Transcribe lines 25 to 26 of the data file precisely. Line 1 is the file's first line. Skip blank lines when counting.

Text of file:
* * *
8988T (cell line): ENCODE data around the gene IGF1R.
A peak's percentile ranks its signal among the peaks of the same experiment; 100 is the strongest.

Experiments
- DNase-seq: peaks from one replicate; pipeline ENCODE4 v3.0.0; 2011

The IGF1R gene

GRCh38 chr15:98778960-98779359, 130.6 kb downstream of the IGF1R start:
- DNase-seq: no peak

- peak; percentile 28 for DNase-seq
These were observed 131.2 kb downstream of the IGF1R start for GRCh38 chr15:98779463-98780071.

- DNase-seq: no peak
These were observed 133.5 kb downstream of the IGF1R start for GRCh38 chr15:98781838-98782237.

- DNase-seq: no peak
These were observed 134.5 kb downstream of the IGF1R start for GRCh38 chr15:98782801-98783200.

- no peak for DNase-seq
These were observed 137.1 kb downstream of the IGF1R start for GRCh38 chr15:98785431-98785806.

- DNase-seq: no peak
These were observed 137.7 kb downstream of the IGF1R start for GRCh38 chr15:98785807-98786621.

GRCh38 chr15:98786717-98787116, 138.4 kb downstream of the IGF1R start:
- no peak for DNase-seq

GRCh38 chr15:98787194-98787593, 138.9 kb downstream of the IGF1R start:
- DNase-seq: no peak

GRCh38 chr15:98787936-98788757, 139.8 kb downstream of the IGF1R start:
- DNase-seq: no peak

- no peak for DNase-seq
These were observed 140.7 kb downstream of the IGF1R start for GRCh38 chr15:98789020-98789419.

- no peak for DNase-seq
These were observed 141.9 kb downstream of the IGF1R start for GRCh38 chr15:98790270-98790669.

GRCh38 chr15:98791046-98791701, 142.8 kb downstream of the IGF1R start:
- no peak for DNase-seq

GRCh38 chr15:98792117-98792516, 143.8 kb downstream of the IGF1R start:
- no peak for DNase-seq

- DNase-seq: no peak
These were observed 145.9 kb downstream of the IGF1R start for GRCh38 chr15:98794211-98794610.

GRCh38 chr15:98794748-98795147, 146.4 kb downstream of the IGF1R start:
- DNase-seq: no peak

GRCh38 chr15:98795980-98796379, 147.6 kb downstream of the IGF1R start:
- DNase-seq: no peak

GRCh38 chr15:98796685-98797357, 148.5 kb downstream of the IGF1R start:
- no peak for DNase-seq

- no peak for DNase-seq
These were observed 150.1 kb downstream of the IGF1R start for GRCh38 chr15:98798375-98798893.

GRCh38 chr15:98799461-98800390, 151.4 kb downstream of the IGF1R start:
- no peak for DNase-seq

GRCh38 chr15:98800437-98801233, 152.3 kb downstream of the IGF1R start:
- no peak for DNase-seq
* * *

These were observed 140.7 kb downstream of the IGF1R start for GRCh38 chr15:98789020-98789419.

- no peak for DNase-seq